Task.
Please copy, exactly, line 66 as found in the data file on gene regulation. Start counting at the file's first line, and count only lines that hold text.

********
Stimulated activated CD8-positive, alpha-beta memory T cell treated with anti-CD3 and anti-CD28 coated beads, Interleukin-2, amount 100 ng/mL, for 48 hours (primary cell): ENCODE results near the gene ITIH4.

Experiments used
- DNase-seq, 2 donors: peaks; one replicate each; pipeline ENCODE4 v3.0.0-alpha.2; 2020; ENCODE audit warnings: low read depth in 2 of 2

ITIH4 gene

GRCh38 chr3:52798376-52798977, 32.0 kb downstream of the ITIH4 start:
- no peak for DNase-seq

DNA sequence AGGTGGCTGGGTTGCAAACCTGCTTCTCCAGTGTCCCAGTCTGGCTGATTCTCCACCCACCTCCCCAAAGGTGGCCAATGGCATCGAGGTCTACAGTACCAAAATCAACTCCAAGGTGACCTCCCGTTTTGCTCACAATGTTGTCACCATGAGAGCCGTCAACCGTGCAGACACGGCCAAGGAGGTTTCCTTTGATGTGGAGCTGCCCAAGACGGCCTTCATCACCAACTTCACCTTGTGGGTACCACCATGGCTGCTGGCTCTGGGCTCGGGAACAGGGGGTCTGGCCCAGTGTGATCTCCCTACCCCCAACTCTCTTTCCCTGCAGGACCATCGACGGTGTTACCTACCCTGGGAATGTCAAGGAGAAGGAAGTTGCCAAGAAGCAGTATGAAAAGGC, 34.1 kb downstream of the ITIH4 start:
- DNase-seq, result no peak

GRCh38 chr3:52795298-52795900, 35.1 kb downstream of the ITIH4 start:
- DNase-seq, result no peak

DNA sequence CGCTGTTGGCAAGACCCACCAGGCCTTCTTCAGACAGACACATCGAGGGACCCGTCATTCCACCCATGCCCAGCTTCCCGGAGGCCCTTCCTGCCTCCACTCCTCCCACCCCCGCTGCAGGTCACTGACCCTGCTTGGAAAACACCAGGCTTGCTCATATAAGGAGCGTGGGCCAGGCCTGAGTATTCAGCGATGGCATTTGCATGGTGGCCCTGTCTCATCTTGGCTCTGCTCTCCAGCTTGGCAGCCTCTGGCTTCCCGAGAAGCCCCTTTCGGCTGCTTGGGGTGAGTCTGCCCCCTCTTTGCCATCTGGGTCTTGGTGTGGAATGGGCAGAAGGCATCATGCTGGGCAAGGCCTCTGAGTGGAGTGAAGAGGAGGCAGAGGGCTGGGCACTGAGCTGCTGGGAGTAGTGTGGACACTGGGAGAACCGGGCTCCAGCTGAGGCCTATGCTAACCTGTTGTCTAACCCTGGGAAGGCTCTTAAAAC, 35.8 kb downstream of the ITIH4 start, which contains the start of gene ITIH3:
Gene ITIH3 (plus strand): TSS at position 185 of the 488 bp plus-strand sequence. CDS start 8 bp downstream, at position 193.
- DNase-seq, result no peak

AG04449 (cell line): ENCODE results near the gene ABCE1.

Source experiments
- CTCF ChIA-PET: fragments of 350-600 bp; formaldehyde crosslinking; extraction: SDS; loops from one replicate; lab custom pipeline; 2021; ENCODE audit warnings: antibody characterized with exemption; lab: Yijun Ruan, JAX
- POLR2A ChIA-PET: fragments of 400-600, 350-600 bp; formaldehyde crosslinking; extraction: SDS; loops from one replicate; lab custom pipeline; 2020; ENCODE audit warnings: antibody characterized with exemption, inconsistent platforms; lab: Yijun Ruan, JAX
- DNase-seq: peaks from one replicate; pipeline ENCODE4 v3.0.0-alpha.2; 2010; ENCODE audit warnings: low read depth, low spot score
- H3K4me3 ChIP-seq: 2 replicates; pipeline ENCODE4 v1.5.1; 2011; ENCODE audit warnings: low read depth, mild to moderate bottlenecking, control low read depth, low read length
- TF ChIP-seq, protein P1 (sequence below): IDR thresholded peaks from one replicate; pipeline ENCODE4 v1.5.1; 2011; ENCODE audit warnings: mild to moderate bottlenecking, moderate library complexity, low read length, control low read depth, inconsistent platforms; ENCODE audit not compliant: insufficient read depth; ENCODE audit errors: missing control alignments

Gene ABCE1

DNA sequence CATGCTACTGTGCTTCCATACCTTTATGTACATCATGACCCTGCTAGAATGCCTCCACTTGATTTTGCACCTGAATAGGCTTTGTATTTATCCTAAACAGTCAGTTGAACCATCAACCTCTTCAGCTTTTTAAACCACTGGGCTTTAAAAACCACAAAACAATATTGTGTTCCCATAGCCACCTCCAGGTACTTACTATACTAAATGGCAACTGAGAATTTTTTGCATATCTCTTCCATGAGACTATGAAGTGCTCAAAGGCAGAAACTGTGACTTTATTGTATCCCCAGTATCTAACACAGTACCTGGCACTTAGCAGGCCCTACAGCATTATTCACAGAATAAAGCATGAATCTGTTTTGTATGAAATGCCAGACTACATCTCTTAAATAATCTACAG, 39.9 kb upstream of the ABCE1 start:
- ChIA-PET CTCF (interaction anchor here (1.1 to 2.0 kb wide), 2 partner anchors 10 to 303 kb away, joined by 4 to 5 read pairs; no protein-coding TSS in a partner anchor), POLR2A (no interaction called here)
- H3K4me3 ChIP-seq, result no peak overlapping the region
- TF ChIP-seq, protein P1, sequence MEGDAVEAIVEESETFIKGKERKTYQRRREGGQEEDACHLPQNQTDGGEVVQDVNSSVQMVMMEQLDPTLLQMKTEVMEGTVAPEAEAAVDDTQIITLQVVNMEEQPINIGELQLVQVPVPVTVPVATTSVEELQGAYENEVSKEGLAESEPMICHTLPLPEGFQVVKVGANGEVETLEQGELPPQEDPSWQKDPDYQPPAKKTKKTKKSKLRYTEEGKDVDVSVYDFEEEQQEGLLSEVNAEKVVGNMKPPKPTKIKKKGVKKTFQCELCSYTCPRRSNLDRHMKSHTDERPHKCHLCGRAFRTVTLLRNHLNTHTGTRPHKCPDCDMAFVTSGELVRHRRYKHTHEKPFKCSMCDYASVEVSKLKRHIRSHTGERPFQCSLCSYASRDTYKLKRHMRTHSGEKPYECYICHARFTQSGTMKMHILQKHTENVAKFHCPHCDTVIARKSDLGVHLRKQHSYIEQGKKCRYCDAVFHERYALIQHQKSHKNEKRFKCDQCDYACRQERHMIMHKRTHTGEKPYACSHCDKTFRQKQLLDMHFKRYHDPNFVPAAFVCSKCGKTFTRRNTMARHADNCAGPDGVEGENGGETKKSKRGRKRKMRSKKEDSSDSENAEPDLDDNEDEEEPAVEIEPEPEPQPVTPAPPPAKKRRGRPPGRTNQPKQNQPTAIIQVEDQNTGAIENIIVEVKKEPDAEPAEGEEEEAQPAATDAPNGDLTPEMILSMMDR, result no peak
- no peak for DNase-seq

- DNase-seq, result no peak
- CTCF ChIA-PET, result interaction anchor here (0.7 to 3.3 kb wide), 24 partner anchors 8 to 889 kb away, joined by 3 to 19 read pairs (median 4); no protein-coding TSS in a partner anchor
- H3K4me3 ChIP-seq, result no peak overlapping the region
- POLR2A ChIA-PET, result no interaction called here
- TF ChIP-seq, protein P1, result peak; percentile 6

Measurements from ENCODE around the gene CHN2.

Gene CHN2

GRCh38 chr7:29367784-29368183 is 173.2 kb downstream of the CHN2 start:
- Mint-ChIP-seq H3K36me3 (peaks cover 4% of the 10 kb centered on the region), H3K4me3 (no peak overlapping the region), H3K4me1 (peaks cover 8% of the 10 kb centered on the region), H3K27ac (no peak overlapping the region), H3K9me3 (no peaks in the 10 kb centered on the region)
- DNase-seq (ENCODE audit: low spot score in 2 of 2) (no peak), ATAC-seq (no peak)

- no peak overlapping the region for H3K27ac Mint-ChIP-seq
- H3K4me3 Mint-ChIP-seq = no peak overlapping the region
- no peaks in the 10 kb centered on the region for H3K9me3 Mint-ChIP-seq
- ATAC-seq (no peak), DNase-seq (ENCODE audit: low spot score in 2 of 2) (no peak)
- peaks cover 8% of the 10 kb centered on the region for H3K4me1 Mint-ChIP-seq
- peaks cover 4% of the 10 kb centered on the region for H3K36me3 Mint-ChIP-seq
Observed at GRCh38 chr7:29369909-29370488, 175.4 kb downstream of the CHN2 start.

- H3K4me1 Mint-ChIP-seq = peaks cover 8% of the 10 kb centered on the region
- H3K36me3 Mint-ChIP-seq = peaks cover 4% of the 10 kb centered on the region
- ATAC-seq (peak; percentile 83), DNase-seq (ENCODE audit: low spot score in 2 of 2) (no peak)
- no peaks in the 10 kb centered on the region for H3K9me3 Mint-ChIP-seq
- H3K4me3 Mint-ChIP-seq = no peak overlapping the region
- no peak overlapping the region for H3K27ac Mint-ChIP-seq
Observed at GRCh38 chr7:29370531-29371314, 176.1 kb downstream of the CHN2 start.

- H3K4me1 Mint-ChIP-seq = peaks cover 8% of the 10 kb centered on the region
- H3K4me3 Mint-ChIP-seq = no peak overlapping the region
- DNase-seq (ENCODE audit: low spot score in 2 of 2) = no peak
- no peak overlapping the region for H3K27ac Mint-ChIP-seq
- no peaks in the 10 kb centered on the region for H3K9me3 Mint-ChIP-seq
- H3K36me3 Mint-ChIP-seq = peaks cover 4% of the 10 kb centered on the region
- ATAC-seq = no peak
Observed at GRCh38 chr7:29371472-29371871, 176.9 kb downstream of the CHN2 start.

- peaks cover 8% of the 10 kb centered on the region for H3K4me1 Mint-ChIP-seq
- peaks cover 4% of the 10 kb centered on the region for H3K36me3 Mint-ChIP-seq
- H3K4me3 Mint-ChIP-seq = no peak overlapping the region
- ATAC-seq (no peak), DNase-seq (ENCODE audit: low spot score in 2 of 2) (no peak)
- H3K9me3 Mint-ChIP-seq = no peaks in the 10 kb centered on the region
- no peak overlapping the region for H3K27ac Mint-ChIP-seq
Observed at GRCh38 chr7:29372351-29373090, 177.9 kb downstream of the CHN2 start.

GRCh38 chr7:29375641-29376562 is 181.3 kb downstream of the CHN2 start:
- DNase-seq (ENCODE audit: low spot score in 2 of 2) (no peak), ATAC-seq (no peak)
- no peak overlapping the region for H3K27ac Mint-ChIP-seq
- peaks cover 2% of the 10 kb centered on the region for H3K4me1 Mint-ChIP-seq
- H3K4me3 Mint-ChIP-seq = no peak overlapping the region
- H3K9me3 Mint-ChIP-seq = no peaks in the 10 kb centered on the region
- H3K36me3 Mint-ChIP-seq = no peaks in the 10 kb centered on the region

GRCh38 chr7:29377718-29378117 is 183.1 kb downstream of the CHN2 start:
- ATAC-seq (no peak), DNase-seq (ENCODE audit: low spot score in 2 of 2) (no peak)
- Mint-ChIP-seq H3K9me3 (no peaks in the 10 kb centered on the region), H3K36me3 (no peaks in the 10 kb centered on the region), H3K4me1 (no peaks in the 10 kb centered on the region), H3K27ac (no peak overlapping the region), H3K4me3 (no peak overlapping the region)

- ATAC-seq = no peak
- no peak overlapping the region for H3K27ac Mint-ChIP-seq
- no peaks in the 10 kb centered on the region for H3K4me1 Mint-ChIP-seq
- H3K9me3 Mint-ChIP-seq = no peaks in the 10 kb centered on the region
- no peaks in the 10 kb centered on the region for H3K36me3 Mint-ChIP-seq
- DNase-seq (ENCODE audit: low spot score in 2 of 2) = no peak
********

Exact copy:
GRCh38 chr7:29375641-29376562 is 181.3 kb downstream of the CHN2 start: